Borneo expanding business with China inevitable
John Teo | 06 Apr 2018 00:30
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IF one were to take a cursory look at any map of Southeast Asia – still very much at the crossroads of Asia in terms of being the market-place for both goods and political ideas – that huge blob of landmass that is Borneo lies unmistakably smack in the middle of it all.

Despite such geographic (perhaps even strategic) centrality, this major island – home to less than 20 million people in total – remains largely at the periphery of all the dynamism that the whole region is justifiably known for.

As the entire Asian region makes further economic advances and particularly with the rise of China and its rapidly evolving 1.3-billion strong, middle-class economy, Borneo’s diffidence and seeming indifference to the powerful political and economic forces sweeping all around it simply cannot stand idly by.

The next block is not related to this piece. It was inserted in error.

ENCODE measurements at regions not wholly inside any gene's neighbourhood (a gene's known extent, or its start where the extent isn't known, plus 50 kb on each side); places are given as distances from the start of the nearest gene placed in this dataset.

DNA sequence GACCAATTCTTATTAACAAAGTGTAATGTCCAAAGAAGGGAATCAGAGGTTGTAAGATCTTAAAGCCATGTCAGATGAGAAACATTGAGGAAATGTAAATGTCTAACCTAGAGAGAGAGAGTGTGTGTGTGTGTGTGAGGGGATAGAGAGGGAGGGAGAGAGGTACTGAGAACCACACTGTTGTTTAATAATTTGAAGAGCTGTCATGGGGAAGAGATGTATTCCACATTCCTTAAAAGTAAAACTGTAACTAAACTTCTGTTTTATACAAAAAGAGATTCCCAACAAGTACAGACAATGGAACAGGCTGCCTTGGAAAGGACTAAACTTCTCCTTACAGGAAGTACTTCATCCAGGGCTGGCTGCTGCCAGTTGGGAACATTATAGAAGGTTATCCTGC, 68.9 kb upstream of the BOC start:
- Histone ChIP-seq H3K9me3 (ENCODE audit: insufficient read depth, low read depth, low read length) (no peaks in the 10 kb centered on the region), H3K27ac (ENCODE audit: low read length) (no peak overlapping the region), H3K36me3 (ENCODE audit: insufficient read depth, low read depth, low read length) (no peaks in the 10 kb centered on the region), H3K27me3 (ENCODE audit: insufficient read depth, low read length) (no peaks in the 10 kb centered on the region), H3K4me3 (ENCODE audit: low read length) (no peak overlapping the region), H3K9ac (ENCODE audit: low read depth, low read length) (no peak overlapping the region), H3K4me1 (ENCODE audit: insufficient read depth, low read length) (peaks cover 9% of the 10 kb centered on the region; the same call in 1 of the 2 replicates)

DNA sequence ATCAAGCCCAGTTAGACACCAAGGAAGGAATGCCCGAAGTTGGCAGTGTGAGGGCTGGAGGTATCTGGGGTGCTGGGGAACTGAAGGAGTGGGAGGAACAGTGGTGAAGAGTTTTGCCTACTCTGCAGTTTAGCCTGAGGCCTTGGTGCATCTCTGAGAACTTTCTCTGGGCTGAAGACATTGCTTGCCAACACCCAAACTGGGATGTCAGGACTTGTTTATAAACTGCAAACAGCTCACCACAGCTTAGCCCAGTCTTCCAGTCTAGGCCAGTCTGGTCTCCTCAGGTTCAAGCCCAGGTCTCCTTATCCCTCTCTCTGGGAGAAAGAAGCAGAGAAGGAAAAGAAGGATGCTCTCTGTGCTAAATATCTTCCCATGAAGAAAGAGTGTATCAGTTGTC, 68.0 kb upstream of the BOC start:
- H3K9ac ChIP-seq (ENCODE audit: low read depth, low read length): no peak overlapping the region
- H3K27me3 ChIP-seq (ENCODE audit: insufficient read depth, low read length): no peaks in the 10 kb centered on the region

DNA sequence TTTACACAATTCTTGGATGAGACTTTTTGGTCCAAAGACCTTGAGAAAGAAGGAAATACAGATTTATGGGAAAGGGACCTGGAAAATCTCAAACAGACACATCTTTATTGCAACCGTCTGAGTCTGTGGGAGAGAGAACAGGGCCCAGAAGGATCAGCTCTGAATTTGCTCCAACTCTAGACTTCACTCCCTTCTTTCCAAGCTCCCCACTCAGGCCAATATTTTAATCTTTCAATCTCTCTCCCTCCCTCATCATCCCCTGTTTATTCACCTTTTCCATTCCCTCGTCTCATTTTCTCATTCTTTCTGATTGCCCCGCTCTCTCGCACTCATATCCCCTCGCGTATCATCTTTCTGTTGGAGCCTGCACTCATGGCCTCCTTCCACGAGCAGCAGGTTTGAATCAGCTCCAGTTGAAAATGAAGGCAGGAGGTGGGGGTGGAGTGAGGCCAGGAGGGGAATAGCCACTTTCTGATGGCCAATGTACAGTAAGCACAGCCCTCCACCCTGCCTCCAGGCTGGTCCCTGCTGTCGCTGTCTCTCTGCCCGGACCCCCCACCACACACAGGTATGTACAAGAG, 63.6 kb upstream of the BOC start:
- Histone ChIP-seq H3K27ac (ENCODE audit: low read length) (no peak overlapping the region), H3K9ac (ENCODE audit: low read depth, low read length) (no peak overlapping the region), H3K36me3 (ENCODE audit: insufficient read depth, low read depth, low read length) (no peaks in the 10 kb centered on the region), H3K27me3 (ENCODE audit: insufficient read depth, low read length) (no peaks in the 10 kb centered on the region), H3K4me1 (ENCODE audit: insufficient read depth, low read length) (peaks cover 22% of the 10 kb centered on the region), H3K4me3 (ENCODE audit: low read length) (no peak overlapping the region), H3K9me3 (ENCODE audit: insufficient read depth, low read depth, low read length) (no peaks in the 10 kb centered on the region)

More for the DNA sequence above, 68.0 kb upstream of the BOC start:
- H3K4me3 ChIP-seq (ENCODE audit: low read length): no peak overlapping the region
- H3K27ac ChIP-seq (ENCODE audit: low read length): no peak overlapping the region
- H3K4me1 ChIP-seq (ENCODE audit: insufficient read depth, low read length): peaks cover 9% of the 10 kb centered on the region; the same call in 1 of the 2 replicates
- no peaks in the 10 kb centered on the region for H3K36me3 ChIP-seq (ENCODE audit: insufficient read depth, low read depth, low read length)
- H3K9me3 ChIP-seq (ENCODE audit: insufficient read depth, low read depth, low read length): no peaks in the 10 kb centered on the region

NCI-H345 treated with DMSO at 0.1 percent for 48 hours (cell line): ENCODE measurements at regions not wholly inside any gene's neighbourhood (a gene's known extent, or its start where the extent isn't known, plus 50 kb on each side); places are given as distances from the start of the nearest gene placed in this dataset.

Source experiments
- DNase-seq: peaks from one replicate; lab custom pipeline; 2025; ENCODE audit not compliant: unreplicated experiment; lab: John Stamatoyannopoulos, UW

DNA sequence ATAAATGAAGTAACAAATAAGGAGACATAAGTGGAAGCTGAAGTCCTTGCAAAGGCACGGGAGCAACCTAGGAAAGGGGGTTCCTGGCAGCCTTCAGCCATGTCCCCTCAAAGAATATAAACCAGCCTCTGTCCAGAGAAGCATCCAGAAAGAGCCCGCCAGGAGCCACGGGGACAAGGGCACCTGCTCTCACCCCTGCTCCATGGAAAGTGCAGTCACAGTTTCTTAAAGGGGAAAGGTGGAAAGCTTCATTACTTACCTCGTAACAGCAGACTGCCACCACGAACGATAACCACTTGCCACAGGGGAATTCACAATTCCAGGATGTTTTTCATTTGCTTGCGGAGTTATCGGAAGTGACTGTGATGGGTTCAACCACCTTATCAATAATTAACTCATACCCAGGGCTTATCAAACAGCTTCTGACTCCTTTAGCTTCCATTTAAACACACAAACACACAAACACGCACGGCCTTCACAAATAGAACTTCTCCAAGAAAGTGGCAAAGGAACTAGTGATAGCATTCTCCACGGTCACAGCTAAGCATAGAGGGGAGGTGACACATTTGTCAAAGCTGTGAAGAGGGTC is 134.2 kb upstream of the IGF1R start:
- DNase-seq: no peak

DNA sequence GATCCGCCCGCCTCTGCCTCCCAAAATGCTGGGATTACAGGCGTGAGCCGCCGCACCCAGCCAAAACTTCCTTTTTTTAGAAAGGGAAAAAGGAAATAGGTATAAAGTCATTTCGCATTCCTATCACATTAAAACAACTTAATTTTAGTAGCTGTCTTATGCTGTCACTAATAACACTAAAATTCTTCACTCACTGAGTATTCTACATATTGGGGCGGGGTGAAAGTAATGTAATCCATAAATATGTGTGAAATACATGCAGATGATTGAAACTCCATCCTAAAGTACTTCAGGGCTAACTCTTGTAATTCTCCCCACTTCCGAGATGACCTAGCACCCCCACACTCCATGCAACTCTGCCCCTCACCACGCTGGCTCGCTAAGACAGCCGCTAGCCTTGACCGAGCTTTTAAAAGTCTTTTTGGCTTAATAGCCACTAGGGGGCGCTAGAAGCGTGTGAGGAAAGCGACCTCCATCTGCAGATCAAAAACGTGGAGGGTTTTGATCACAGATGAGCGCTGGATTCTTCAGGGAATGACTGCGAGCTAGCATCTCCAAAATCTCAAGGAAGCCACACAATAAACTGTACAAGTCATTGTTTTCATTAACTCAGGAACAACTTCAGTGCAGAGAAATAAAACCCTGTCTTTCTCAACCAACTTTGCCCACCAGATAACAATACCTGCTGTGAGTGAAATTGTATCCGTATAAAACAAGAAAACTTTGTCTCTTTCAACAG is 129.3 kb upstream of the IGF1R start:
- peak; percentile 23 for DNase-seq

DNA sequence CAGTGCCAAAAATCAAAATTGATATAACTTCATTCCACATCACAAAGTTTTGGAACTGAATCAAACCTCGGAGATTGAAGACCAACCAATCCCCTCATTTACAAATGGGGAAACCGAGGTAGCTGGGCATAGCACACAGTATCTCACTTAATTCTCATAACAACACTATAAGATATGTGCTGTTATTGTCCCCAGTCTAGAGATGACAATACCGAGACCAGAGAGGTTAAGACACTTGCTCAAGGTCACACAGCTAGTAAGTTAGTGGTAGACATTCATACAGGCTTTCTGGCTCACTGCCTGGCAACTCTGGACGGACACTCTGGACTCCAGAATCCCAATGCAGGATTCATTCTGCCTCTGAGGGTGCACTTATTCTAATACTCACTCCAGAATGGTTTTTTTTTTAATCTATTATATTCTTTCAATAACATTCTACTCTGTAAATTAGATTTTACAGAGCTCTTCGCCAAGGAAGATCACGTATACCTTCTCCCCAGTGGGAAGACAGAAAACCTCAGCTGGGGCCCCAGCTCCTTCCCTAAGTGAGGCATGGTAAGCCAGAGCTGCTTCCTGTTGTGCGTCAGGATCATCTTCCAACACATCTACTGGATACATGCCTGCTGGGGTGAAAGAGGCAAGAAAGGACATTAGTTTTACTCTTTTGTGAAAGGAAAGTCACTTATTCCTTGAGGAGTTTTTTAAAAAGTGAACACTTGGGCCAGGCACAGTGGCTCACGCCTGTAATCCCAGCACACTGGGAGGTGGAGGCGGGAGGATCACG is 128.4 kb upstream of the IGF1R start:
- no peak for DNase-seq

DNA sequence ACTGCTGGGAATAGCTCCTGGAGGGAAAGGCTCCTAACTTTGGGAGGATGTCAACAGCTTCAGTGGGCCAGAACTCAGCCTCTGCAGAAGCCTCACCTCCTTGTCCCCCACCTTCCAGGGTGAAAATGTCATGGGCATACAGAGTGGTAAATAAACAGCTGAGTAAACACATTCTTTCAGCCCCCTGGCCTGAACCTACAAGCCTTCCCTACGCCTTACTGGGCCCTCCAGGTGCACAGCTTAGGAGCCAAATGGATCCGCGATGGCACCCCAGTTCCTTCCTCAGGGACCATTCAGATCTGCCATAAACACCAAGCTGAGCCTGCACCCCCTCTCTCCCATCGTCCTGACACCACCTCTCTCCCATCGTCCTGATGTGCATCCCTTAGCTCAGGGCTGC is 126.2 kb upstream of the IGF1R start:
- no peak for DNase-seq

The island is very obviously the last main frontier landmass of the region with a long coastline (over a thousand kilometres long) fronting the South China Sea. If it cannot remain a frontier for much longer whether it chooses to be or not, the question that naturally arises is in what shape its development will take, going forward.

There is one clear answer as to why Borneo has remained a frontier outpost this long despite its very advantageous position vis-a-vis Southeast Asia and the larger region. That has to do with political leadership.